The April 15th issue of The New Yorker, has an article in the “The Talk of the Town” section entitled “Shots in the Dark.” The main question here about stepping up to the plate about gun control seems to be about taking risks. Who is willing to stretch out his/her neck and stand up for common sense and the right for the rest of us to live? Perhaps we are being abandoned because some members of Congress are not willing to risk losing their seats in the next election? Perhaps the Senate would not uphold any substantial changes. They like the cushy lives that playing with the pro-gun boys support. The column mentions Supreme Court Justice Antonin Scalia’s position (of all people!): ‘[A] right to keep and carry any weapon whatsoever in any manner whatsoever and for whatever purpose’ is not how the Second Amendment should be read. It does not “confer” this unadulterated view of absolute freedom. Last I checked, absolute freedom from control was anarchy or, no, wait, infancy.

Is this a new ideology for me? No. One of my most vivid memories of my freshman year of college is unwaveringly arguing against the whole of my first-semester composition class the point that I did not mind stricter criminal laws if that kept the predators and other unsavory characters behind bars longer. I did not mind having to watch my own behavior if that meant others stayed in jail. Yet, the rest of the class wanted as much freedom as possible even if it meant less jail time, or none, for offenders. Wow. I mean, I’m not saying we need to live in a police state, but why is it so hard to be responsible for your own actions and look out for your neighbor? And, no, I’m not saying our justice system isn’t damaged, but let’s work on the whole, not just give up and let everyone run amok.

Bottom line: I’m willing to curtail some of my own freedoms in order to ensure that the bad seeds are thwarted as much as possible. I’m also for reading as much about as many things as possible so that my range of knowledge includes seemingly disparate subjects such as spirituality and war crimes.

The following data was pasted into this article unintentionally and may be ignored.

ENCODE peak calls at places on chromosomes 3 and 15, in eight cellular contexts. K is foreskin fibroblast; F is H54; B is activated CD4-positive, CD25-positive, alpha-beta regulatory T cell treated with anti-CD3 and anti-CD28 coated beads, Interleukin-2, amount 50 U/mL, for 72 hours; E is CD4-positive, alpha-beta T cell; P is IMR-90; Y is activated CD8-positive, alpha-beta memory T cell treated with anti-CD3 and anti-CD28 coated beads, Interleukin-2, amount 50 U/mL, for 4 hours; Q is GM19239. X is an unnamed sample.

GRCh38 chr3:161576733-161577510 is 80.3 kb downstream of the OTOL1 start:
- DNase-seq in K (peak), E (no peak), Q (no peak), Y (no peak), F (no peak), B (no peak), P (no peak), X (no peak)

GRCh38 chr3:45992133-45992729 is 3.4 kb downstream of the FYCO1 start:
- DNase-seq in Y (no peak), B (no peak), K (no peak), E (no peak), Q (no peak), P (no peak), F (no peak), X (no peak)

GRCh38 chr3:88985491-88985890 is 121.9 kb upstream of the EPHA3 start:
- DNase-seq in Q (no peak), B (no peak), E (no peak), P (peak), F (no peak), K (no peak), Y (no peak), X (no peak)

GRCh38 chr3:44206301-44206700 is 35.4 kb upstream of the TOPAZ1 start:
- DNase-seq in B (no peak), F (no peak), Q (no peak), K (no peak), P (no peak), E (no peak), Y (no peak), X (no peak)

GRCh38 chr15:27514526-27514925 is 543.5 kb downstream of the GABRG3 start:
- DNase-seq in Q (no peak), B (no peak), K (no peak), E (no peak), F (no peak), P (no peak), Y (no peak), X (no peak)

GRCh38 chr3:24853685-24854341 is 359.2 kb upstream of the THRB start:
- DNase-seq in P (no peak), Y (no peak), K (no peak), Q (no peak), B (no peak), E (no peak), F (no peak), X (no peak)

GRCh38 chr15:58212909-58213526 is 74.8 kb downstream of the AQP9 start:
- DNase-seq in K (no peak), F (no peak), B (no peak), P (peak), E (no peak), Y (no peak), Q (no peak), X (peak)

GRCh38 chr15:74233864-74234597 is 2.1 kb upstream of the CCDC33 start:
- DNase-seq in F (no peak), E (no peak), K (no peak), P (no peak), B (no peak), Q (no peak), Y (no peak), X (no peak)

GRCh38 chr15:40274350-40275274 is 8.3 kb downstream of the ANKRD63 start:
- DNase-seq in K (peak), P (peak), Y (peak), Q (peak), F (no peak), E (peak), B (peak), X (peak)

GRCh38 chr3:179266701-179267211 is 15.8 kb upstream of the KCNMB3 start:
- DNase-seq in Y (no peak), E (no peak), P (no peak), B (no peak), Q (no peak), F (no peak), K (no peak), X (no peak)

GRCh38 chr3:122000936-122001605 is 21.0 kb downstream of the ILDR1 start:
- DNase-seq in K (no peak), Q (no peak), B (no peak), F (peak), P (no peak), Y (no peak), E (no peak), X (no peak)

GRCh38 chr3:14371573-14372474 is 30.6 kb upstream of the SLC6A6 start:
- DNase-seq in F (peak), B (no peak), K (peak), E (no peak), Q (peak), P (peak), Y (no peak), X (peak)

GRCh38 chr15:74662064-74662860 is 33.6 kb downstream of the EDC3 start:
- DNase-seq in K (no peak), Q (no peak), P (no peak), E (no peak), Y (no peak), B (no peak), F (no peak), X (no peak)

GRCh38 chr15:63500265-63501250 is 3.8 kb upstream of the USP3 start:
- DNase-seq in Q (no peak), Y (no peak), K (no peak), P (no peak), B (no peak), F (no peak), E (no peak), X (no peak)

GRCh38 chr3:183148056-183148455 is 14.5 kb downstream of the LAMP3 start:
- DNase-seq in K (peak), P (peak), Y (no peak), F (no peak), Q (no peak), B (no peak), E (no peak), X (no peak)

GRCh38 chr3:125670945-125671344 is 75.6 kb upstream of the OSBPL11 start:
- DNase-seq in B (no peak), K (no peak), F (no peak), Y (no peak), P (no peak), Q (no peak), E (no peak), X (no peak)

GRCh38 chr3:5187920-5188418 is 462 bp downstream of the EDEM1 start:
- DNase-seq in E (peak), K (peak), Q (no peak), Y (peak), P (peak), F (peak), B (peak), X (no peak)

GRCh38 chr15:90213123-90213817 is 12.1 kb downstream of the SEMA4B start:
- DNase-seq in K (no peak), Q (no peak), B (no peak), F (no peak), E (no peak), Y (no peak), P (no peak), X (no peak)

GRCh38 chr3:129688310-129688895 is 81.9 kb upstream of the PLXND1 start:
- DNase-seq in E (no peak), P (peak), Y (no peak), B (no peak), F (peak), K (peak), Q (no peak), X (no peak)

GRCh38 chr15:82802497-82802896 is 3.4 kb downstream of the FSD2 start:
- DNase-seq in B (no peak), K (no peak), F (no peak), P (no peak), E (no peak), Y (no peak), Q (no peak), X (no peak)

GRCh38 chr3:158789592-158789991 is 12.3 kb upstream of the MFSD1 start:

Of course, nothing will end violence, but everything can be done to limit it and access to its most effective tools. No one can plant the seeds for cruel, troubled, or misguided souls, but we have to do our best to keep these people limited to small container gardens until they are ready to do their share. We don’t need a whole field of perennials setting the wrong seeds on the wind.

Plant the Right Seeds

Plant the right seeds in your students as you endeavor to plant them in yourself.

What seeds? Well, I’m still reading How Yoga Works–very carefully and slowly. I’m savoring every bit of it and doing my best to restructure my own perspectives on life by practicing what the instructor in the text, Miss Friday, directs her students to do. The seeds are of course not actual plant seeds, but metaphors for right behavior. Good habits take root and grow and these beneficial plants then spread more seeds. Hopefully, you can influence others to rotate their own inner crops and let the bad seeds die off while the good hold fast and flourish.

I’m doing my best to crowd out the bad seeds that many events and choices in my life sewed deeply. The more I read this text, the more often I actually cry. I am in mourning for what I did not know and for the things I cannot undo. I’d have written “yet” and the end of the last sentence, but I’m learning that there are some things we cannot change because it takes the participation of others to allow the soil to become fertile for change. Well, maybe the “yet” still stands. The others involved may come to their own desire for change and allow me to participate.

Planting the seeds sounds easy enough, right? It depends upon where you are in your own stage of life. My current thought process as a professor and tutor is to try to offer some of the wisdom I am endeavoring to retain and practice to my students and hope that these seeds take hold somehow, someway, someday. I can ‘t make them be ready, but I can’t cheat them of the chance to learn if they are ready now. I don’t presume to be a master by any means, but I can’t be anything but an observer if I don’t act consciously.